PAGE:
54,000 jobs lost in May

Recent figures released by the Adcorp Employment Index reveal that the South African employment landscape remains disheartening.

This is primarily owing to a continual decline in permanent work, with 54,184 jobs lost in May. In contrast to this, employment in non-permanent work was sharply up.

Informal employment grew by 8,591 jobs, temporary work grew by 27,250 jobs and agency work grew by 4,555 jobs during the month. Overall, the combined effect of declining permanent work and rising non-permanent work resulted in a total loss of 26,934 jobs.

From an industry perspective, significant job losses were observed in manufacturing (3,000), financial services (5,000) and transport and communications (5,000). Only the public sector created jobs during the month, amounting to 4,000 in government and 4,000 in state-owned enterprises.

Among occupations, only professional occupations (professionals and management) created jobs during the month (17,000).

In the context of a conflicted labour market, temporary employment showed continued growth, despite current legislation which discourages this trend.

Since January 2013, the number of blue-collar temporary workers has increased from 65,256 to 69,732 – an increase of 6,9%. Between April and May, the number increased by 5,254 workers (or 6,3% month-on-month, to say nothing about the annualised increase that this represents of 73,6%). White-collar temporary workers, by contrast, shrunk by 5,6% since January 2013 and white-collar permanent workers shrunk by 7,5% in month-on-month terms between April and May alone.

These figures indicate a structural shift in the labour market whereby mostly blue-collar permanent workers are being outsourced to employment agencies such as Adcorp. This trend can be attributed to the following factors:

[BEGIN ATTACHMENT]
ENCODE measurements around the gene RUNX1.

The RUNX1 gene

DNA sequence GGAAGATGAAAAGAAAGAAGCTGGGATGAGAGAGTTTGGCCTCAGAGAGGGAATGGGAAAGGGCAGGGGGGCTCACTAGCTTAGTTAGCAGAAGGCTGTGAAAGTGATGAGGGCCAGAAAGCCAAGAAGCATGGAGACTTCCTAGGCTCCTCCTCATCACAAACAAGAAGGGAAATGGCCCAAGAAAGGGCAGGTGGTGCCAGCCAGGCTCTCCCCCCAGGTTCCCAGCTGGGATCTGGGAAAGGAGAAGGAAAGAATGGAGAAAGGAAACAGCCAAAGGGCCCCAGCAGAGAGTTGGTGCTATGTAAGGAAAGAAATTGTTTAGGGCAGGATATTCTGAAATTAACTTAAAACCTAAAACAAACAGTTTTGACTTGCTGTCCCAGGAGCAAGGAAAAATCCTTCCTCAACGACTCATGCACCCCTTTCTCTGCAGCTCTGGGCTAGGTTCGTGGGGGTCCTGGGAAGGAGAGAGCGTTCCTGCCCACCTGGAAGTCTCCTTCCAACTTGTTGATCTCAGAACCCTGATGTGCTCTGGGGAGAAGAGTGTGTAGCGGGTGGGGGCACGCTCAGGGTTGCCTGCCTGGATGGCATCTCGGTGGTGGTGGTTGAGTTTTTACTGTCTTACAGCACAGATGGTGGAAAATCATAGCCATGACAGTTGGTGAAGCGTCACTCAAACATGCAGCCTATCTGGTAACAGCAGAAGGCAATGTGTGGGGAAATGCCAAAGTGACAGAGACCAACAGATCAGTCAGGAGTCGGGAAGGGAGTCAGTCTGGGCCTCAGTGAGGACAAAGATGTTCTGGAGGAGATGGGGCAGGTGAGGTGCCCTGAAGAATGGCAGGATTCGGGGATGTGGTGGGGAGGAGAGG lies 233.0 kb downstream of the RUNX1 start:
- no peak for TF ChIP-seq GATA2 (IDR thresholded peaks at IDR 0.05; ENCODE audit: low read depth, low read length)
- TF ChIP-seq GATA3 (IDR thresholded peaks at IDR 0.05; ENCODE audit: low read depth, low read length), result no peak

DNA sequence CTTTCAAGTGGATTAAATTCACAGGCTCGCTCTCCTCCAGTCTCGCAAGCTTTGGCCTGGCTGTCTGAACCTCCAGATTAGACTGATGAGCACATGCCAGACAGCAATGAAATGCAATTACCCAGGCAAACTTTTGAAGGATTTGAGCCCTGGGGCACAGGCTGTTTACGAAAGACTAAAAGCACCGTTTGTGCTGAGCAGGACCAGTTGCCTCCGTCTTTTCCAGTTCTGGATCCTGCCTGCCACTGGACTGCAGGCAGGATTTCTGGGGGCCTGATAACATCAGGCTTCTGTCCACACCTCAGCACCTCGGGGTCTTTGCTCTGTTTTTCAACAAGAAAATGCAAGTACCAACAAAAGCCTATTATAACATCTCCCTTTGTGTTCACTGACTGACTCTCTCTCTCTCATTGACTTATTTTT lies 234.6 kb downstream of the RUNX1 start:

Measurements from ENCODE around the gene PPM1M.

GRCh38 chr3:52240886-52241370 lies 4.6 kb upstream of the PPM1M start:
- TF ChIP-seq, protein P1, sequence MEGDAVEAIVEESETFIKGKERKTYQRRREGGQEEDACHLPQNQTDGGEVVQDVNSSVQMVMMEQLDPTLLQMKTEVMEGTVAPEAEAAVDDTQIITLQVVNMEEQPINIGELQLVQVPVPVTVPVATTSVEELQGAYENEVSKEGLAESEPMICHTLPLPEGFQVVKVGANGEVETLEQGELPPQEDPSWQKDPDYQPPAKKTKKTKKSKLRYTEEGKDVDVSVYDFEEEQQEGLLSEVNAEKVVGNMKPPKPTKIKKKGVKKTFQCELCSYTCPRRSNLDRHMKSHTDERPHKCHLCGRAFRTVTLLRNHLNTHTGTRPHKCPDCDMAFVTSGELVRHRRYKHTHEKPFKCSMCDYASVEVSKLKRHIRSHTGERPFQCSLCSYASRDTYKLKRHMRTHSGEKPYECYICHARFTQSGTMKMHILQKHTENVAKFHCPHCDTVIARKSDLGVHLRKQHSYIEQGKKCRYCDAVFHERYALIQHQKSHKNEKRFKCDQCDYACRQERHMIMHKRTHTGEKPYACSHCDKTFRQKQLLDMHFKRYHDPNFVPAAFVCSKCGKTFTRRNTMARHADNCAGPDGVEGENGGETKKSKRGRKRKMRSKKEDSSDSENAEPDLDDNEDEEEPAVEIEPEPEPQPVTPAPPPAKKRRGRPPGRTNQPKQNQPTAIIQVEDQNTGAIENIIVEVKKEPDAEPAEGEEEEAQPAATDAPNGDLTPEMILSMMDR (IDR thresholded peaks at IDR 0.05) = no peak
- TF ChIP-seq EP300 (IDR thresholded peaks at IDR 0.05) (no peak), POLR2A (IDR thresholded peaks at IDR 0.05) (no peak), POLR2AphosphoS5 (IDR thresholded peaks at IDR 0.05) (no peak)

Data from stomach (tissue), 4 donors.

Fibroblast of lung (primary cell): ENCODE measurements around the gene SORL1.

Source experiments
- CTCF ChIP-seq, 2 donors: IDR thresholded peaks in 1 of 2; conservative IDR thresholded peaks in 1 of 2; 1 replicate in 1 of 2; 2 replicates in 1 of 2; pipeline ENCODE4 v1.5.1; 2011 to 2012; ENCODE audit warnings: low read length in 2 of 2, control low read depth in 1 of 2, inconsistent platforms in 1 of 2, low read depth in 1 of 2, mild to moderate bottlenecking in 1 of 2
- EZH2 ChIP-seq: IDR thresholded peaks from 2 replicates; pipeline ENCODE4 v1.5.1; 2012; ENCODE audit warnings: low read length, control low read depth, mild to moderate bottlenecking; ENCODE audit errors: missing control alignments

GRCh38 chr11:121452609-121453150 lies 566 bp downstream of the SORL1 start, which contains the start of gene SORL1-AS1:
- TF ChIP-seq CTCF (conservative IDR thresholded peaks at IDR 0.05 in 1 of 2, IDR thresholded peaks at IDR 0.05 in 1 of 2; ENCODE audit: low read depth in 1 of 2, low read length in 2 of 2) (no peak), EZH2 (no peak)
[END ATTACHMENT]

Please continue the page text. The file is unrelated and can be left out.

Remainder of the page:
• South African firms are using temporary blue-collar workers in their expansion strategies in the rest of Africa.
  • South African manufacturing firms are continuing to outsource their entry-level positions, which they are still allowed to do under the new labour laws.
  • Entry-level blue-collar workforces do not consist of a mix of permanent and temporary workers, which allows companies to defer or ignore the new ‘equal pay for work of equal value’ provision in the Employment Equity Act, as there are no permanent worker comparisons for equal pay purposes.

The case for temporary staffing solutions within the modern economy is strong, as it offers companies the option of outsourcing non-core activities and staff flexible office hours.

With this in mind, blue-collar temporary staffing, particularly through employment agencies, will continue to grow strongly into the future. Permanent employment is in outright decline, and Adcorp’s modelling suggests that permanent employment will only grow sufficiently to absorb school-leavers when economic growth rises to 4% or more per annum, and will only grow sufficiently to reintegrate informal sector workers into the formal sector when economic growth rises above 8% per annum – neither of which is in prospect for at least several years.

Loane Sharp